But, according to the Deputy Governor of the Central Bank of Nigeria (CBN) women have remained at an abysmal 8% in financial inclusivity, which begs the question, why?

Why Have Women Not Been Financially Inclusive?

Photo by Yan Krukov from Pexels

Ignorance

Women are less driven to chase wealth, unlike their male counterparts, which means they are not aware of tailored opportunities that can help their finances. And this stems from the orientation society gives that it’s a man’s role to be the sole provider. In contrast, the woman is for childbearing and other domestic activities. This ignorance can also stand in the way of them accessing financial opportunities. More on this in the next point.

Lack of access to opportunities

This can be due to poor policies or unimplemented policies that will restrict them from enjoying these opportunities when they are aware of them. Plus gender roles in the society that restricts a woman from being bothered about making money, means there’s only so much she can understand about how money works. Or even how far she can go with the right funds for her business. Moreover, her lack of exposure and family obligations will prevent her from taking advantage of these financial services after she becomes aware of them. For example, the usual norm is for Banks to ask for collateral in order for people to access loans. But instances, where a woman’s wealth is tied to her husband’s, may mean she won’t have anything to present as collateral.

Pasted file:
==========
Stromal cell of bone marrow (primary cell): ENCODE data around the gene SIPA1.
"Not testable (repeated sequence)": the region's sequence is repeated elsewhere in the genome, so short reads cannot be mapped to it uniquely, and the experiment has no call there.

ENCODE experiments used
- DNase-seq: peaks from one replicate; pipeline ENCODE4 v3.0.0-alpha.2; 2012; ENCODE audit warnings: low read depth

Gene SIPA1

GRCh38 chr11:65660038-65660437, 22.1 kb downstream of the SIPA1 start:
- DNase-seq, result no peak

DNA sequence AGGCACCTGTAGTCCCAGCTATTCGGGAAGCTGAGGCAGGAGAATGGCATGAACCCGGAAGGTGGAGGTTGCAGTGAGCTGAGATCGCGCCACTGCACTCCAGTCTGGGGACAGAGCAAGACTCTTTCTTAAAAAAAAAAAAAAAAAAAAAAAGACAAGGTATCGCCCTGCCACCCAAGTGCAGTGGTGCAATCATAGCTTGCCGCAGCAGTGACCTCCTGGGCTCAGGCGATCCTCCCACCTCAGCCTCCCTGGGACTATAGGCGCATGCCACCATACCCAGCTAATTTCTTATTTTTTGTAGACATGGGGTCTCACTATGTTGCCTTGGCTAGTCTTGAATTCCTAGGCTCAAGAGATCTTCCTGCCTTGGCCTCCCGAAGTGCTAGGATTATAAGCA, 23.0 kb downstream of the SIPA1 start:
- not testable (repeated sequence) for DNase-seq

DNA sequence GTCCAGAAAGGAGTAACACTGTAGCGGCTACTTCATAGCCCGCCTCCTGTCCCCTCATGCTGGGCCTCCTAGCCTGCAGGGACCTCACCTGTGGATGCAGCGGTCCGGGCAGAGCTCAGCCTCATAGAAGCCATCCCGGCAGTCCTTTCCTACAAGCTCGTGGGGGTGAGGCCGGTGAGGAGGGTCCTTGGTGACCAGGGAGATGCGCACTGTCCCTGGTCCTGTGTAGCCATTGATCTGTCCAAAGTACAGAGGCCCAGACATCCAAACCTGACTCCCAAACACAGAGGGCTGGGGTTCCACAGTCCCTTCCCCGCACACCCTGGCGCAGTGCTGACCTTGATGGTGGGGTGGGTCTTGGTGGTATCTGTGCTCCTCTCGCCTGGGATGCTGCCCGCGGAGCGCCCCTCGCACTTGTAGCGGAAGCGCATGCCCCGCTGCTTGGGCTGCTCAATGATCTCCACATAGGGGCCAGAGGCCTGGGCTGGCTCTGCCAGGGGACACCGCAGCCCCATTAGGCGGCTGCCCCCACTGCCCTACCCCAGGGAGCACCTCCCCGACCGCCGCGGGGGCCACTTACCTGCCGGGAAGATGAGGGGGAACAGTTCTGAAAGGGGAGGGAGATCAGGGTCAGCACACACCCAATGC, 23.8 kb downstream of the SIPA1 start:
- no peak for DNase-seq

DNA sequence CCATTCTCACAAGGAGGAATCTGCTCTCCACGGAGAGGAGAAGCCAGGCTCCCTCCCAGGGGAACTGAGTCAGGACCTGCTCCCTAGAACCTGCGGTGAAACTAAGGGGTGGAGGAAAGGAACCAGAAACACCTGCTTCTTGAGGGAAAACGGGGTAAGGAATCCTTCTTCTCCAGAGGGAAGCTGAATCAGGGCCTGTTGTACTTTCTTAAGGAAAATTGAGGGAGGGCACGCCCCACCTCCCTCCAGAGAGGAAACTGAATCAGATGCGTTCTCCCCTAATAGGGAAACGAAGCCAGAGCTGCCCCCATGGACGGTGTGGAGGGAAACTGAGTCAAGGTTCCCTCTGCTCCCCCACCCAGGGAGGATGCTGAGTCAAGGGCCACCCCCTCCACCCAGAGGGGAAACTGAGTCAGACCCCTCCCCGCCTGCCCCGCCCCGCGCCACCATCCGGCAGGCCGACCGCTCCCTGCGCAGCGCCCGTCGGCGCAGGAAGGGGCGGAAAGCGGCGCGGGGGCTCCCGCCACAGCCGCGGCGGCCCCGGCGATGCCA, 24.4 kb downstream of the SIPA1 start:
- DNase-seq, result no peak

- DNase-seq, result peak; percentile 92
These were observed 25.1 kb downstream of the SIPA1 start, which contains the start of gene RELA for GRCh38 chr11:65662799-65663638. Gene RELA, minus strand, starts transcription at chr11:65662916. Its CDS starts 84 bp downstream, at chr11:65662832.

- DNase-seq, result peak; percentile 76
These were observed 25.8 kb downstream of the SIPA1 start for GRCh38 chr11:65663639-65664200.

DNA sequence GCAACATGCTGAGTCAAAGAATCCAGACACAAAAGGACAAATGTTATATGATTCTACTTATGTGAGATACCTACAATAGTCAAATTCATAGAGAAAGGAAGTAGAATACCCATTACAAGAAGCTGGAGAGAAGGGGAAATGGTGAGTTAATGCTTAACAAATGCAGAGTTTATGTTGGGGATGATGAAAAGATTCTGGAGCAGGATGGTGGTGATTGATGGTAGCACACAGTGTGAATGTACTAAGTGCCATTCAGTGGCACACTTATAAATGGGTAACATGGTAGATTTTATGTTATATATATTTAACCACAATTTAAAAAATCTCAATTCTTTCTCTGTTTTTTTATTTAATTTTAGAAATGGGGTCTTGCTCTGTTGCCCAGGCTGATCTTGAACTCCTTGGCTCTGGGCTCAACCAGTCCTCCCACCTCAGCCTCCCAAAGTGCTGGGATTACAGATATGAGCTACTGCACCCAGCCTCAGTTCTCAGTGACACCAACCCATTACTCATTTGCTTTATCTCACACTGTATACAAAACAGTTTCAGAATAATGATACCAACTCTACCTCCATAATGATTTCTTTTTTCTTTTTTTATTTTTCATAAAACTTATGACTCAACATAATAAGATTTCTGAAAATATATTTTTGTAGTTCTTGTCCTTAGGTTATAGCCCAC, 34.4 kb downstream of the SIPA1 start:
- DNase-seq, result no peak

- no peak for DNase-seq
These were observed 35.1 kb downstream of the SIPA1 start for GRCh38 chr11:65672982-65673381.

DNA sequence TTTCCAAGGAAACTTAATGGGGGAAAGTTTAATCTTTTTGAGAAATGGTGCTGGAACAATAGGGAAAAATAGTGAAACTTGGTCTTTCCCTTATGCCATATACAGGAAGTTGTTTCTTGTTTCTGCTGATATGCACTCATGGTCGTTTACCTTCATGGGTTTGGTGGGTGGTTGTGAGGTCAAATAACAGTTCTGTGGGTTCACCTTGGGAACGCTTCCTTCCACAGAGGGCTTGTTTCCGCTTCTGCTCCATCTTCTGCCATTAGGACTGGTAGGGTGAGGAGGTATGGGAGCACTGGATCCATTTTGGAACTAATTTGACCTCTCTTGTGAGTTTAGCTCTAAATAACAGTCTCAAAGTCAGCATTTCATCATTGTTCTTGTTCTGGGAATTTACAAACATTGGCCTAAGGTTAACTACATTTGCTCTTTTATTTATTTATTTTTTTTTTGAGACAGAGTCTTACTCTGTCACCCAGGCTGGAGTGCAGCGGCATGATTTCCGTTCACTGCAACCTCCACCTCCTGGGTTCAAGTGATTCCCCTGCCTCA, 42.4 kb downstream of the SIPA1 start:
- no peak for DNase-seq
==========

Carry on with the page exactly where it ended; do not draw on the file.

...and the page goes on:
Restrictions from spouse or culture (eg Saudi Arabia)

In African societies, with men viewed as the primary provider, women are usually not encouraged to go hard in their fight for money. This leaves them with lesser bargaining power when it comes to money. Money is an easy tool to restrict a woman’s freedom, especially in societies where patriarchy abounds.

Also, certain tribes here in Nigeria don’t allow women to claim family property or own an inheritance. This blocks what would have been a source of financial security for her.

Now, remember when I mentioned Domestic violence in the introductory part of this piece? Most abused women are reluctant to leave their abusers because they lack the resources to support themselves and their children.

Who is supposed to be responsible for financial inclusion

The Government (Policy formulation and Implementation)

Even in developing countries, the government has realized the pivotal role women play in contributing to their family’s financial assets and the country’s economic growth. But this realization should be backed by solid support. It should go beyond grants and loans. Policies that cater to women’s financial needs and trickle down to how companies and brands relate to their female customers should be enacted.

Companies (incentives & intentionality)